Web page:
In this section, we discuss more sophisticated and asymptotically more efficient algorithms for these problems, which are based on the divide-and-conquer technique.

** ****The Closest-Pair and Convex-Hull Problems by Divide-and-Conquer**

In previews Section , we discussed the brute-force approach to solving two classic prob-lems of computational geometry: the closest-pair problem and the convex-hull problem. We saw that the two-dimensional versions of these problems can be solved by brute-force algorithms in ** (n**2

**The
Closest-Pair Problem**

Let ** P** be a set of

If 2 ≤ ** n** ≤ 3

recursively
for subsets ** P_{l}** and

Note that
** d** is not necessarily the smallest
distance between all the point pairs because points of a closer pair can lie on
the opposite sides of the separating line. Therefore, as a step combining the
solutions to the smaller subproblems, we need to examine such points.
Obviously, we can limit our attention to the points inside the symmetric
vertical strip of width 2

Let ** S** be the list of points inside the
strip of width 2

subsequently
*d*_{min} ≤ ** d.** Let

cally,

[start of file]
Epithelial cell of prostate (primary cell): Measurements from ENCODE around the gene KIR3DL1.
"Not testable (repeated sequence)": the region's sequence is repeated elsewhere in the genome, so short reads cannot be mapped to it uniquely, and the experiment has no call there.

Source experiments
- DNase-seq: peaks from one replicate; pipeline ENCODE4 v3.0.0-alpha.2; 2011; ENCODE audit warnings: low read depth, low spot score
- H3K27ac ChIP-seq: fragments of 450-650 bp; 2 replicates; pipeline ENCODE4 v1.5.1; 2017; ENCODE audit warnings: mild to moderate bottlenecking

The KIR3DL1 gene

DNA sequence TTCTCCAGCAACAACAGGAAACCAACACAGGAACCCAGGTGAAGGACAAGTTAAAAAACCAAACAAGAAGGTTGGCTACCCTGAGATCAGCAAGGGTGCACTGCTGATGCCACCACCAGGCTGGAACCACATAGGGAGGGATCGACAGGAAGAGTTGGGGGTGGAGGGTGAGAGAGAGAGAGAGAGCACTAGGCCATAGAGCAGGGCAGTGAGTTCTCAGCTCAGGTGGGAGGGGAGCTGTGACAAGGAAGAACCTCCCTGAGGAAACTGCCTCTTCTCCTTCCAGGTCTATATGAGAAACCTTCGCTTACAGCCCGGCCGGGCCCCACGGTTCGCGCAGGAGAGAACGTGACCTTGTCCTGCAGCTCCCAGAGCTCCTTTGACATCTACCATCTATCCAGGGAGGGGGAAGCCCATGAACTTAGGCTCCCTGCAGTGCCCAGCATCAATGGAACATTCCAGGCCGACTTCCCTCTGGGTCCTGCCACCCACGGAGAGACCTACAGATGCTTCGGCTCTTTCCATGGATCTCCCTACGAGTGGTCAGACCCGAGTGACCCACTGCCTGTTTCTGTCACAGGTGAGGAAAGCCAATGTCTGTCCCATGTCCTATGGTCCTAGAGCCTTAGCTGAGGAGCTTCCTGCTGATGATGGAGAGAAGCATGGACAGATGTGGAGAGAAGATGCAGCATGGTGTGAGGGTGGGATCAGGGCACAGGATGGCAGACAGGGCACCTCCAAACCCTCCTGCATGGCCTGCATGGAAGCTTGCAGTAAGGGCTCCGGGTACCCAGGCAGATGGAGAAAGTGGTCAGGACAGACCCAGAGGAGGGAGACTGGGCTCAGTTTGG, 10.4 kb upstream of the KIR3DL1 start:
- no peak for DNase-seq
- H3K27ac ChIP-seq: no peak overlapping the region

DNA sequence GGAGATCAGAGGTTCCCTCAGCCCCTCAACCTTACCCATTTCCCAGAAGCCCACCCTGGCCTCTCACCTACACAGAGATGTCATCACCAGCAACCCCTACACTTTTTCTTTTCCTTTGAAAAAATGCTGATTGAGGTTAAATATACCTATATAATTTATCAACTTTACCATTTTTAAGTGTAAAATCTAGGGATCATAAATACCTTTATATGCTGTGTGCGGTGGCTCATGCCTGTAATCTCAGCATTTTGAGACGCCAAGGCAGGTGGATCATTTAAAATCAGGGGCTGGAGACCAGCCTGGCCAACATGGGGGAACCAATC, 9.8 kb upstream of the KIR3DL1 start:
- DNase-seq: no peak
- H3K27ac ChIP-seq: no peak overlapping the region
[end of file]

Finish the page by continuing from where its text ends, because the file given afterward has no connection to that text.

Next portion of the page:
this means that ** p** must
belong to the rectangle shown in Figure 5.7b. The principal insight exploited
by the algorithm is the observation that the rectangle can contain just a few
such points, because the points in each half (left and right) of the rectangle
must be at least distance

Here is
pseudocode of the algorithm. We follow the advice given in Section 3.3 to avoid
computing square roots inside the innermost loop of the algorithm.

**ALGORITHM** *EfficientClosestPair**(P , Q)*

//Solves
the closest-pair problem by divide-and-conquer

//Input:
An array ** P** of

nondecreasing order of their ** x** coordinates and an array

same points sorted in nondecreasing order of the ** y** coordinates //Output: Euclidean
distance between the closest pair of points

**if ***n*** **≤** **3

return
the minimal distance found by the brute-force algorithm

**else**

copy the
first ** n/**2 points of

** d_{r} **←

** d **←min{

** m **←

copy all
the points of ** Q** for
which |

**for ***i*** **←** **0** to ***num*** **−** **2** do **** k **←

**while ***k*** **≤** ***num*** **−** **1** and **** (S**[

** dminsq **←

**return ***sqrt**(dminsq)*

The
algorithm spends linear time both for dividing the problem into two problems
half the size and combining the obtained solutions. Therefore, assuming as
usual that ** n** is a power of 2, we have the
following recurrence for the running time of the algorithm:

** T (n) **=

where ** f (n)** ∈

Study Material, Lecturing Notes, Assignment, Reference, Wiki description explanation, brief detail

Introduction to the Design and Analysis of Algorithms : Divide and Conquer : The Closest Pair Problem by Divide and Conquer |

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